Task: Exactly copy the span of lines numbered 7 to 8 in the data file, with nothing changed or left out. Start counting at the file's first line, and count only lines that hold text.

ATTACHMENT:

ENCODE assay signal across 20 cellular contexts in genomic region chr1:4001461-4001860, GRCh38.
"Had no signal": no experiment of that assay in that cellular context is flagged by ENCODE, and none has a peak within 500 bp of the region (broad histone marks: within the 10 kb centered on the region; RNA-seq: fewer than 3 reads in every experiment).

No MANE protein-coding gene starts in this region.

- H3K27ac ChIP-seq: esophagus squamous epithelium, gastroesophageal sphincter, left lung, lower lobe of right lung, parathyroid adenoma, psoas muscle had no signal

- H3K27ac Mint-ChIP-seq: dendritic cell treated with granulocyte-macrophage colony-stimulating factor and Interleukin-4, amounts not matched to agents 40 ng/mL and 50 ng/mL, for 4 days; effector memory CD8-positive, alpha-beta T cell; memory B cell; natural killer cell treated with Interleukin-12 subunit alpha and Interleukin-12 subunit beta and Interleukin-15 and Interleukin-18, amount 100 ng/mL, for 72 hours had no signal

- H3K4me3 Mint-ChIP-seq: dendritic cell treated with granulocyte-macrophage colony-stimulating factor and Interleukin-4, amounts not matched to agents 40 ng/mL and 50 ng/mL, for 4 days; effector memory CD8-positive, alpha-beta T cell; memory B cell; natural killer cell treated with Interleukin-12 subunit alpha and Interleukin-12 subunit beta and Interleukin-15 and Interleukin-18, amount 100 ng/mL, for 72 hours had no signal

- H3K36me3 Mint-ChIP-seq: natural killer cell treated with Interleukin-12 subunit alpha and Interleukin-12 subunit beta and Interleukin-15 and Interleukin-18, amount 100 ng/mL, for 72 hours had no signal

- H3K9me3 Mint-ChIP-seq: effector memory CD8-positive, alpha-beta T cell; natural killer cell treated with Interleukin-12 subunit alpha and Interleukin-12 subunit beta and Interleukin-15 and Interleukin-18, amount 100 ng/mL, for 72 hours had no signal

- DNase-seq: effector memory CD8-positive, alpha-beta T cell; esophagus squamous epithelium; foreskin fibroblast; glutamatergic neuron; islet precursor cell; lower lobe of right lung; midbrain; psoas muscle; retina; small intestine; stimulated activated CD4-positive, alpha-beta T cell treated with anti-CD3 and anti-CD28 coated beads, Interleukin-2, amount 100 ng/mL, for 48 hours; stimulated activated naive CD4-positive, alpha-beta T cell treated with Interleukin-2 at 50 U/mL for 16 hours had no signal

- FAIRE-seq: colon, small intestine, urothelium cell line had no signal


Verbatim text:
- H3K36me3 Mint-ChIP-seq: natural killer cell treated with Interleukin-12 subunit alpha and Interleukin-12 subunit beta and Interleukin-15 and Interleukin-18, amount 100 ng/mL, for 72 hours had no signal

- H3K9me3 Mint-ChIP-seq: effector memory CD8-positive, alpha-beta T cell; natural killer cell treated with Interleukin-12 subunit alpha and Interleukin-12 subunit beta and Interleukin-15 and Interleukin-18, amount 100 ng/mL, for 72 hours had no signal